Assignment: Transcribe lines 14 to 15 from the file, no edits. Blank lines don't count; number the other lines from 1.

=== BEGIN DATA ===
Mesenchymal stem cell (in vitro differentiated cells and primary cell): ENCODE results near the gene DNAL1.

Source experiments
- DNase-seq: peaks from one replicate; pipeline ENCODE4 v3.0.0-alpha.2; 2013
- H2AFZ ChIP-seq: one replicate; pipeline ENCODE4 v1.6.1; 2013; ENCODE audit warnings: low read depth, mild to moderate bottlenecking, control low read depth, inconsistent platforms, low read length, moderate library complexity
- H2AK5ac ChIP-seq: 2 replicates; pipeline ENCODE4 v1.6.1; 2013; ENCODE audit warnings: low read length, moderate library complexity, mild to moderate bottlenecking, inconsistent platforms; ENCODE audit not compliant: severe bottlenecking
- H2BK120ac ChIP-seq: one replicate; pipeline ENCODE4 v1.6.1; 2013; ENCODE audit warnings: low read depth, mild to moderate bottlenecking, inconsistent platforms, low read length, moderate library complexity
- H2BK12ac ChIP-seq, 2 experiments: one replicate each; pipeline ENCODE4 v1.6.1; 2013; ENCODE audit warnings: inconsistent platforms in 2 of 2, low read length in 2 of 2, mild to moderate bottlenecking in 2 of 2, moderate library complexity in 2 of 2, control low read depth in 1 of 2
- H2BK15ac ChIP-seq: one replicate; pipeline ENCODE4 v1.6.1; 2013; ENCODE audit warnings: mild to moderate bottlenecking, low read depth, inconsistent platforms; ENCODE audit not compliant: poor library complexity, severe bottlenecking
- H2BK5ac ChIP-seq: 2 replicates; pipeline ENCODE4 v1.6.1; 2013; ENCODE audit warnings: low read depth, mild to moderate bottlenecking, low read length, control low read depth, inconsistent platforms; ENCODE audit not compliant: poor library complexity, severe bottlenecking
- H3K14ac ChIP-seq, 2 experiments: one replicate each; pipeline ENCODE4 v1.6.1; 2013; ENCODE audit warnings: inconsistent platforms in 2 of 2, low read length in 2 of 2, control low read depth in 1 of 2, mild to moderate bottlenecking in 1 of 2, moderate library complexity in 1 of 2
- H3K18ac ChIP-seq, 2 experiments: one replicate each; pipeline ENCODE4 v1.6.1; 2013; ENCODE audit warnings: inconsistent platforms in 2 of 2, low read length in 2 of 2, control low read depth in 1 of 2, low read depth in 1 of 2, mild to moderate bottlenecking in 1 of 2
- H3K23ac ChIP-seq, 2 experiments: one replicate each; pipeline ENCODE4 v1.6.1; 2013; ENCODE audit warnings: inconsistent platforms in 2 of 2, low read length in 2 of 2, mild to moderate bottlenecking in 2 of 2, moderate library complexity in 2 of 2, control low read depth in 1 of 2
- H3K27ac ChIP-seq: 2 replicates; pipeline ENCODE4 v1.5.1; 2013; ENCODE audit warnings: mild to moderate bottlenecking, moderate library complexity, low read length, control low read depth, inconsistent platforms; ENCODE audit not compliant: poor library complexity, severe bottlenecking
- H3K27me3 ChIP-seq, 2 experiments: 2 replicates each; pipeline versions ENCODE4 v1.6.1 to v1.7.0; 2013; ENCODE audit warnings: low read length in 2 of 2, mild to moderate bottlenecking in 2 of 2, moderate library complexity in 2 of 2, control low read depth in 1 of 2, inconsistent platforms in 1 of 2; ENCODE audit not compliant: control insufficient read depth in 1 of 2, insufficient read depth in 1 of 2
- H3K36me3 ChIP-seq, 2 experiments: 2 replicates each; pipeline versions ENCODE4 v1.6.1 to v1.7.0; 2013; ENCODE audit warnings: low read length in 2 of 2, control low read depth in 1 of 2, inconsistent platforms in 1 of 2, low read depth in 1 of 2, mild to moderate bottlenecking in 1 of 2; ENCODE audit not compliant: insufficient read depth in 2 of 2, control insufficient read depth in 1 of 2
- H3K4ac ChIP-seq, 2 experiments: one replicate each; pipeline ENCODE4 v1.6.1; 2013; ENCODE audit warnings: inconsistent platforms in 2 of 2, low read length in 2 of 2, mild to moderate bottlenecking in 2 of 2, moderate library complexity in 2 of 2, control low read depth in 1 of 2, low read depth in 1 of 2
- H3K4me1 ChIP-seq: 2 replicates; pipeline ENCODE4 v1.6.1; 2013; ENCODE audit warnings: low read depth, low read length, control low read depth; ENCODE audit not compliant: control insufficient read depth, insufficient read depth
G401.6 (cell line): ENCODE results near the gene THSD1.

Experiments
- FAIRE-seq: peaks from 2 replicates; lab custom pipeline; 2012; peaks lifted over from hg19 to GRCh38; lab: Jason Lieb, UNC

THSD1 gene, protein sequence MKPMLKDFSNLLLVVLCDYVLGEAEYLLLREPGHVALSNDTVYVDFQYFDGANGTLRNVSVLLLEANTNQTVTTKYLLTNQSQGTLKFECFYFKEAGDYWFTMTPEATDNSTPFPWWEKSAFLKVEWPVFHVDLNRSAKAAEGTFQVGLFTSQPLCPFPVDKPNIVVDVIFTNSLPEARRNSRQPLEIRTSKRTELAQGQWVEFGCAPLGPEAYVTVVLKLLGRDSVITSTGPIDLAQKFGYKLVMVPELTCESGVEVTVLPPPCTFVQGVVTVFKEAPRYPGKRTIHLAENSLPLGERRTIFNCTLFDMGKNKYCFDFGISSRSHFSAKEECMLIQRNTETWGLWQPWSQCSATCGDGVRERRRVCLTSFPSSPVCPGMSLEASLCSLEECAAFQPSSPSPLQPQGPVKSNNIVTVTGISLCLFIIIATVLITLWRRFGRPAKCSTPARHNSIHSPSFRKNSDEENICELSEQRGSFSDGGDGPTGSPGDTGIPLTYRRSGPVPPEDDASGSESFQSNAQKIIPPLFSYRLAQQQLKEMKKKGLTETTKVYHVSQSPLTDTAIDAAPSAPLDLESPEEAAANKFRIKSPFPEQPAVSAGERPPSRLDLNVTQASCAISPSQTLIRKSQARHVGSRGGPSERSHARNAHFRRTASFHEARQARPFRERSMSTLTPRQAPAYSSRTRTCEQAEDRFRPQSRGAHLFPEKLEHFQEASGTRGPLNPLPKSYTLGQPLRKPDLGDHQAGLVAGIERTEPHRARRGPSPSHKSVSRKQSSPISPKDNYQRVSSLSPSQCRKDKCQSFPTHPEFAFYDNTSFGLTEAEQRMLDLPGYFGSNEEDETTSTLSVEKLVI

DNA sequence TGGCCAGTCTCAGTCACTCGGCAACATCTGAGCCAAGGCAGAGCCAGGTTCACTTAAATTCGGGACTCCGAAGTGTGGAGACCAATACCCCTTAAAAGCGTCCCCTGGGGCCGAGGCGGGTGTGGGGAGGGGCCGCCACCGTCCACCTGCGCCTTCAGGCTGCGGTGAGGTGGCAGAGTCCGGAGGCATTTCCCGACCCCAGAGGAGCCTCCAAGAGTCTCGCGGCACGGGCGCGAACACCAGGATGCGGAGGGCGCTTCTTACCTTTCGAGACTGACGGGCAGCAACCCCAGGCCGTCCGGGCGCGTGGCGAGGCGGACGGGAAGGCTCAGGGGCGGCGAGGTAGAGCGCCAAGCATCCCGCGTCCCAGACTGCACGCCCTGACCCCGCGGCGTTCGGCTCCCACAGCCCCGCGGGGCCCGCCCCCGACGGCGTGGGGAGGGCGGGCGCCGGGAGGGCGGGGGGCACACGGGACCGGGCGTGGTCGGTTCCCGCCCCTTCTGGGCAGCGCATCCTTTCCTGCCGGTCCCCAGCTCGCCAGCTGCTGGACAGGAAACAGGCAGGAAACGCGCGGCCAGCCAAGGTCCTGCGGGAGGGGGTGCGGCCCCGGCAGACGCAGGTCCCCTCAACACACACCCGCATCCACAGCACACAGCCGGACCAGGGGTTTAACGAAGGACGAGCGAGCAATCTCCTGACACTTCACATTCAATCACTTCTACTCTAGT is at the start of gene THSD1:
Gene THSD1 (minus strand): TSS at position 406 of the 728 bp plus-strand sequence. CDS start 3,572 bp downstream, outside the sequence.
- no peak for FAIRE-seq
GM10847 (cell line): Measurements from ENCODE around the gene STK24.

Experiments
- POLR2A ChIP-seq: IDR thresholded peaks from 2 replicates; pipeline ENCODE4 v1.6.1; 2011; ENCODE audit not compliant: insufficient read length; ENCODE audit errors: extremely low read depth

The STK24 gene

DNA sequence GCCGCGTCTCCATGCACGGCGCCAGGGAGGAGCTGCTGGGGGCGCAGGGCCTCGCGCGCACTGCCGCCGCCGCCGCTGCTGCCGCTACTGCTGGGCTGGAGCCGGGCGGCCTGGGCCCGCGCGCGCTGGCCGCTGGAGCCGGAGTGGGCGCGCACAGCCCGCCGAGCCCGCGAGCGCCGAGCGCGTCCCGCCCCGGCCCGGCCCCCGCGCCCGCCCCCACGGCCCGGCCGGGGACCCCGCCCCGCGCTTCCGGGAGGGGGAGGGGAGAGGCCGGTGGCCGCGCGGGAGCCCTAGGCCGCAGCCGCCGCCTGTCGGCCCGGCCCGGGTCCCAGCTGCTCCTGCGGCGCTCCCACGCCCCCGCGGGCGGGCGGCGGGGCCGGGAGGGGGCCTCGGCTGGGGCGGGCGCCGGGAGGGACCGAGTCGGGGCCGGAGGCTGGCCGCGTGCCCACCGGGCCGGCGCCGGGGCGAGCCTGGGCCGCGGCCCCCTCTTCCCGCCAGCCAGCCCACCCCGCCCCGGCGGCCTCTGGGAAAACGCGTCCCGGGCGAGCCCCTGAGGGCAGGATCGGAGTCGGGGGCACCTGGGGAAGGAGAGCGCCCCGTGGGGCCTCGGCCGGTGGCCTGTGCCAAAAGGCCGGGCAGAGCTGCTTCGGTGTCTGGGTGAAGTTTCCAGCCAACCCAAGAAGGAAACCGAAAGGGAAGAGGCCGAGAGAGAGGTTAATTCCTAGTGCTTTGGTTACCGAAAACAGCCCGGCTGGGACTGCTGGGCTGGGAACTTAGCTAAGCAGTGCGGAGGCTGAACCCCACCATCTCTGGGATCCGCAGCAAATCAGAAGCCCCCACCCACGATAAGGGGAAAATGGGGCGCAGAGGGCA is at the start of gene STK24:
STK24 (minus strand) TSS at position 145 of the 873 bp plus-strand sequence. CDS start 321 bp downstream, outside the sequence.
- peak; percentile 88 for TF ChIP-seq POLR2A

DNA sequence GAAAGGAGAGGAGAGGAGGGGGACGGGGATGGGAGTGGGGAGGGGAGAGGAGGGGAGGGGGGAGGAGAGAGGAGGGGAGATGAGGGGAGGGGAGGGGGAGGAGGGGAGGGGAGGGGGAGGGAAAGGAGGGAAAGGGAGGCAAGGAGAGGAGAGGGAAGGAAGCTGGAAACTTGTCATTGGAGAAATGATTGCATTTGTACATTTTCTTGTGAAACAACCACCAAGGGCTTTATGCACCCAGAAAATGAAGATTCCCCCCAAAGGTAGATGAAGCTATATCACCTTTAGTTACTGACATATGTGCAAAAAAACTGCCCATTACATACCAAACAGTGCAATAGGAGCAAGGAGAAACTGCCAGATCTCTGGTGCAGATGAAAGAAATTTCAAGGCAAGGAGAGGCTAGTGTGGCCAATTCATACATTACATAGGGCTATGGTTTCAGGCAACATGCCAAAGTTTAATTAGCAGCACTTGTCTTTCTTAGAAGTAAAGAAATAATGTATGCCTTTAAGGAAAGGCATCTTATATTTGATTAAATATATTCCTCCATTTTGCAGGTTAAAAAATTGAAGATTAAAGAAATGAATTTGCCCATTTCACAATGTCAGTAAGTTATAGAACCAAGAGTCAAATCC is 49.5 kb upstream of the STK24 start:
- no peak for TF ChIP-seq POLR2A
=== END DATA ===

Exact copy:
- H3K27me3 ChIP-seq, 2 experiments: 2 replicates each; pipeline versions ENCODE4 v1.6.1 to v1.7.0; 2013; ENCODE audit warnings: low read length in 2 of 2, mild to moderate bottlenecking in 2 of 2, moderate library complexity in 2 of 2, control low read depth in 1 of 2, inconsistent platforms in 1 of 2; ENCODE audit not compliant: control insufficient read depth in 1 of 2, insufficient read depth in 1 of 2
- H3K36me3 ChIP-seq, 2 experiments: 2 replicates each; pipeline versions ENCODE4 v1.6.1 to v1.7.0; 2013; ENCODE audit warnings: low read length in 2 of 2, control low read depth in 1 of 2, inconsistent platforms in 1 of 2, low read depth in 1 of 2, mild to moderate bottlenecking in 1 of 2; ENCODE audit not compliant: insufficient read depth in 2 of 2, control insufficient read depth in 1 of 2